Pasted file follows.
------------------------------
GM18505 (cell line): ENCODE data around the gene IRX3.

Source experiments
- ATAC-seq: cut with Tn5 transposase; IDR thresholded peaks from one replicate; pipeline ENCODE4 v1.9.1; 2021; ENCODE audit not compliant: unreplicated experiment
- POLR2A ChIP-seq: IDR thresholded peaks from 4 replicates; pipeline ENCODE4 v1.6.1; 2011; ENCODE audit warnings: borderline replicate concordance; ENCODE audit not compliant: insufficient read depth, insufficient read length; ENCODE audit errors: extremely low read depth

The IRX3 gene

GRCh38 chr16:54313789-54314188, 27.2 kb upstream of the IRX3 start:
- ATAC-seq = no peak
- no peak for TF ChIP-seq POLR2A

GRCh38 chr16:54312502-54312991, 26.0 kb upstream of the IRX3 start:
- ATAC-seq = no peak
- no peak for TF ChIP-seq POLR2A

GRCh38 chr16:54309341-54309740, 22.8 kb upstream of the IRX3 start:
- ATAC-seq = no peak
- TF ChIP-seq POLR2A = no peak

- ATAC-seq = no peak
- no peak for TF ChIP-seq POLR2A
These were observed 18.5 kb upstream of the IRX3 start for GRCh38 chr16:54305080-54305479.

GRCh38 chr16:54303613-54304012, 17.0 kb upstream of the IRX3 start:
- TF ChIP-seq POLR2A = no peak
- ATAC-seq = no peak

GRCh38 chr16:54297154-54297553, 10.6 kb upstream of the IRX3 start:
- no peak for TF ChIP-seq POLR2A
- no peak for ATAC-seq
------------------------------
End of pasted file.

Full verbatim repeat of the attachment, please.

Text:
GM18505 (cell line): ENCODE data around the gene IRX3.

Source experiments
- ATAC-seq: cut with Tn5 transposase; IDR thresholded peaks from one replicate; pipeline ENCODE4 v1.9.1; 2021; ENCODE audit not compliant: unreplicated experiment
- POLR2A ChIP-seq: IDR thresholded peaks from 4 replicates; pipeline ENCODE4 v1.6.1; 2011; ENCODE audit warnings: borderline replicate concordance; ENCODE audit not compliant: insufficient read depth, insufficient read length; ENCODE audit errors: extremely low read depth

The IRX3 gene

GRCh38 chr16:54313789-54314188, 27.2 kb upstream of the IRX3 start:
- ATAC-seq = no peak
- no peak for TF ChIP-seq POLR2A

GRCh38 chr16:54312502-54312991, 26.0 kb upstream of the IRX3 start:
- ATAC-seq = no peak
- no peak for TF ChIP-seq POLR2A

GRCh38 chr16:54309341-54309740, 22.8 kb upstream of the IRX3 start:
- ATAC-seq = no peak
- TF ChIP-seq POLR2A = no peak

- ATAC-seq = no peak
- no peak for TF ChIP-seq POLR2A
These were observed 18.5 kb upstream of the IRX3 start for GRCh38 chr16:54305080-54305479.

GRCh38 chr16:54303613-54304012, 17.0 kb upstream of the IRX3 start:
- TF ChIP-seq POLR2A = no peak
- ATAC-seq = no peak

GRCh38 chr16:54297154-54297553, 10.6 kb upstream of the IRX3 start:
- no peak for TF ChIP-seq POLR2A
- no peak for ATAC-seq